PhotoWhen e-cigarettes were introduced a few years ago, they were presented as a safer alternative to cigarettes. They delivered the same nicotine but not the tars and some other contaminants present in tobacco.

What might have gotten lost in the discussion, however, is another safety issue. Users are putting an electronic device in their mouths. And just as we have seen with other electronic devices, like smartphones, they sometimes explode.

Researchers at the University of North Carolina's (UNC) Tobacco Prevention and Evaluation Program decided to focus solely on e-cigarette safety rather than any other adverse health effects they might have.

They said that in the first half of this year, doctors at the North Carolina Jaycee Burn Center at UNC Hospitals treated 10 inpatients with severe burns and facial fractures. The injuries, they say, all came from e-cigarette explosions.

Serious injury

According to their study, most of the injuries required surgery, and one patient lost his eye when an e-cigarette exploded while he puffed on it.

Clare Meernik, lead author of an editorial published in the British Medical Journal (BMJ), says the UNC burn center's experience is not an outlier.

“We think these explosions are happening to a greater extent than the current medical literature suggests,” she said.

Other safety officials have recognized a threat. E-cigarettes have been banned from airline luggage, for fear they could ignite a fire while the plane is airborne.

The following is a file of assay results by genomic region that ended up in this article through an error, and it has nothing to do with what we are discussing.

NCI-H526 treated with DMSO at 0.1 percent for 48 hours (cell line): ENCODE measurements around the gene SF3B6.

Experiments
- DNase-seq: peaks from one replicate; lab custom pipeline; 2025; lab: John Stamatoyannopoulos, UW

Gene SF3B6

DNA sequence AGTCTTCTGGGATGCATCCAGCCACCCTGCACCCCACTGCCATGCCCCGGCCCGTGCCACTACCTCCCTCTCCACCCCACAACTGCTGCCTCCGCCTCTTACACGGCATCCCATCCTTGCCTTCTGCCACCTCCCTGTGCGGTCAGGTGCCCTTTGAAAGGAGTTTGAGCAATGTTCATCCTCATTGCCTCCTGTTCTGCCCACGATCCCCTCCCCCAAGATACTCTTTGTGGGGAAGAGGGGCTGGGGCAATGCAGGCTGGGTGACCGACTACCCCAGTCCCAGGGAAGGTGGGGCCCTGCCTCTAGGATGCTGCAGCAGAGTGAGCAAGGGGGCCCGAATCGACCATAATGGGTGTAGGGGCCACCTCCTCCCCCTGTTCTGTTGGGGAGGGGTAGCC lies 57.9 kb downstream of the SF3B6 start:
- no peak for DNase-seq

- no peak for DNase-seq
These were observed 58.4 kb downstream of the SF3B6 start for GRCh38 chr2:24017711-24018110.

The BMJ editorial says there should be better monitoring of e-cigarette-related injuries, as well as better oversight of the manufacturing process.

Dr. Felicia Williams, of the UNC School of Medicine, says victims of an exploding e-cigarette suffer from flame burns, but also from exposure to chemicals. She's concerned most emergency rooms, where victims tend to first be treated, are unaware of the severe nature of the burns.

No way to track

Currently, the researchers say there isn't a system in the U.S. health care system to track these injuries. Most cases are gleaned from media reports. They point to a 2015 Centers for Disease Control and Prevention (CDC) report that more than nine million people in the U.S. are using e-cigarettes as a reason to increase the focus on safety.

“We believe the FDA should immediately develop safety standards that all manufacturers must comply with, Williams said. We know that some explosions are related to battery issues, but other mechanisms may also be involved.”

Improved safety standards, she says, would reduce the number of severe burns and other injuries. Since the FDA now has the authority to regulate e-cigarettes, the researchers say that authority should extend to the design and manufacture of these devices.


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